Lillian Torres was given away to her aunt and uncle when she was three days old.
As a child, she was molested and attempted suicide before living through a domestic violence situation as an adult, according to the nonprofit organization Life’s Angels.
Now a single mother of two, Torres, a medical assistant, recently had to take time off from work for surgery to remove precancerous cells.
Torres’ story of survival against the odds and the stories of nine others touched the poker-loving men of Life’s Angels, founded last year to help make a difference in the lives of people who have been dealt a tough hand in life, board member Jeff Schwartz said.
After raising more than $45,000 in their second annual charity poker tournament, held every April, the group gave $10,000 checks to three beneficiaries, including Torres, Rob Roy and Chris Benedetto, as well as donating funds to send seven special needs children to summer camp this year through the Mid Island Y Jewish Community Center in Plainview and the Interfaith Nutrition Network in Hempstead.
Benedetto was diagnosed with tri lateral retinal blastoma in 2002 and after multiple rounds of chemotherapy relapsed in 2017 and was diagnosed with a tumor in his left femur.
In the middle of the night a few years ago, Roy woke up and fell to the floor, paralyzed from the waist down. After learning to walk again, Roy discovered a small cut on his foot had become infected and his leg was amputated below the knee.
“Our Life’s Angels board consists of established and successful professionals, but the greatest success we achieve is giving back to those in our community to set them on their personal path to success,” Life’s Angels Chairman Bradley Siegel said.
The inaugural tournament in 2017 raised more than $20,000, Schwartz said, and the group was able to give $10,000 each to two beneficiaries — a college student with cancer and a high school coach who was hospitalized for 15 months.
Schwartz said next year’s tournament, set for April 29, is open to poker players across the area. The winner of the charity tournament is sent to the Las Vegas World Series of Poker for the $10,000 buy-in game.
Richard Evans of Roslyn Heights said the Life’s Angels name was chosen because the group wanted to be angels in people’s lives, and the recipients Wednesday at 388 Restaurant in Roslyn Heights were outwardly grateful during their acceptances.
After Torres posed for photos with the board, she asked if she could hug everyone.
Melissa Falcone said her 15-year-old son, Anthony, who has Asperger syndrome, was bullied for years but made his first friends last year at summer camp. Now, Falcone’s mother has stage four Hodgkin’s lymphoma, and as her mother’s primary caregiver, Falcone said she didn’t know if she could afford to send Anthony to camp again.
“We didn’t think he’d be able to be able to go again to have the wonderful experience, and thanks to you all, he’s able to do this again,” Falcone said.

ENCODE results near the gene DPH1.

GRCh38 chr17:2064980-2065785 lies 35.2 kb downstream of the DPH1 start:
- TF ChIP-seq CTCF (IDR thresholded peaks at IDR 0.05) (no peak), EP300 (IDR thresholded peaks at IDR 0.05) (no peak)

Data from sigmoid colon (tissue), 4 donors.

Dear Life's Angels Board - We have a wonderful update from the Malley Family! We should all be very proud of the good work. This family & Mr. Malley never gave up & our support helped put wind beneath his wings. This is a true example of courage , grit and helping someone who never gave upWe look to do the same for this year's beneficiaries. Please read the update below. At the time of our event, Matt had been hospitalized for 5 months. He remained hospitalized for 10 months after our event. We should post this success story on our FB page & website!
As the avid sport enthusiasts we are and in the spirit of the Winter Olympics...we’ll start with “DO YOU BELIEVE IN MIRACLES?”
It took 473 days but we finally did it...Matt is in acute rehab!! The next phase of our journey has begun as we continue to have faith in the positive progress ahead.
Matt was discharged and we said thank you as best we could to the wonderful people at North Shore Manhasset. They have worked tirelessly to help get Matt and our family to this point, caring for him as if he were their own. It was such a blessing to be cared for by them. This is how amazing they are...on the day we left, a day filled with countless emotions, many of them—doctors, nurses, support staff, administrators—lined the hall as the EMTs wheeled Matt out. There were many tears. The EMT commented “Matt, I’ve been transferring patients from this hospital for two decades and beside police and fire, I’ve never seen such a touching send off.” The people are our family for life!
It’s quite the adjustment and the days have and will be hard. Matt’s schedule is packed full of therapies...and he is quite tired at the end of the day. But it will all be worth it when he finally comes home again. We’ve met some amazing new people who’s concern and kindness and caring picks up right where we left off. Again, we are blessed to have such great people taking care of Matt.
We’ll share one more story with you, on Valentine’s Day we had our first family dinner—the four of us—in 15.5 months! With the help of the great staff, we organized and decorated and alcove off the dining room and the four of us said family grace and had a meal...together. It was precious! All of our moments now are just that ❤️.
Thank you for the continued support and thoughts and prayers! We will continue to update you on our journey. God bless you and your families!